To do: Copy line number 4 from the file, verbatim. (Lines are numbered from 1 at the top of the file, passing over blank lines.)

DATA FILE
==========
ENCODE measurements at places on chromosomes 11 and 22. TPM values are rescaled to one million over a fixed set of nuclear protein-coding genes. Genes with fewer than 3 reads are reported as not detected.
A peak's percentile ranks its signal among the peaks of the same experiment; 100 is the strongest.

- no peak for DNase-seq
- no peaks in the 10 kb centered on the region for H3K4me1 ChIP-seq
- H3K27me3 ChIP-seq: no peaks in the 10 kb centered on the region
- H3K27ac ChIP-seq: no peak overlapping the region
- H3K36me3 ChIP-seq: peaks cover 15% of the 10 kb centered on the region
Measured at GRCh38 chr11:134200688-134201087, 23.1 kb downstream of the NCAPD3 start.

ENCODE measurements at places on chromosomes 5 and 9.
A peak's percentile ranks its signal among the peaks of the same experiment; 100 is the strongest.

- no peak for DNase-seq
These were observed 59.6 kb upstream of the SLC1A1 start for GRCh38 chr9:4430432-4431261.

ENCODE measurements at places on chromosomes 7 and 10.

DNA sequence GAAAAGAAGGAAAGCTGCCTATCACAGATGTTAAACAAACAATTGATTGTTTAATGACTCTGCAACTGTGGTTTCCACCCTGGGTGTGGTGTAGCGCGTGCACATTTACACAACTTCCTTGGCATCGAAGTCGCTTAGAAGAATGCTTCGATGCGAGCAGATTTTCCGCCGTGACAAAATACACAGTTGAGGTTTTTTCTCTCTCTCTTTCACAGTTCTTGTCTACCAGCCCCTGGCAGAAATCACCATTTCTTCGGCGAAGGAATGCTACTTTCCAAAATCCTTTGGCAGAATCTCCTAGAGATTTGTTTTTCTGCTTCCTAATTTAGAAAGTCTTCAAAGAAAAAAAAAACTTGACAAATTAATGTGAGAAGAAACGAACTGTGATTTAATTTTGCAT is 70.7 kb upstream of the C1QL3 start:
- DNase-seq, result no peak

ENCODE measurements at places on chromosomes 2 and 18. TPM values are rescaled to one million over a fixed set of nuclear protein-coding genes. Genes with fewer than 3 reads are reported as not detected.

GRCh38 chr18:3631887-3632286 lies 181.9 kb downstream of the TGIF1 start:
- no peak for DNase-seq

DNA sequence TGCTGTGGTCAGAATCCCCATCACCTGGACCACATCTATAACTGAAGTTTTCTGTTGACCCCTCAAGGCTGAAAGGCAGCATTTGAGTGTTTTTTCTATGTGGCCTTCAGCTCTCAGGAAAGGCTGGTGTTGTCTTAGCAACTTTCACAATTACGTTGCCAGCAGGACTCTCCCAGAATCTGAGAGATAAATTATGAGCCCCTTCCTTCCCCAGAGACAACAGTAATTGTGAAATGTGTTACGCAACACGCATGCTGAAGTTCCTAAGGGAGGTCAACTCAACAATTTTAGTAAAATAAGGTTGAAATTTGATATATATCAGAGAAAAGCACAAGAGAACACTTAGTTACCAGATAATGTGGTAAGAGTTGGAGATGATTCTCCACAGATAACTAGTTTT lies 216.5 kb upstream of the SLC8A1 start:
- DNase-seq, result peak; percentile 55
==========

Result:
- no peaks in the 10 kb centered on the region for H3K4me1 ChIP-seq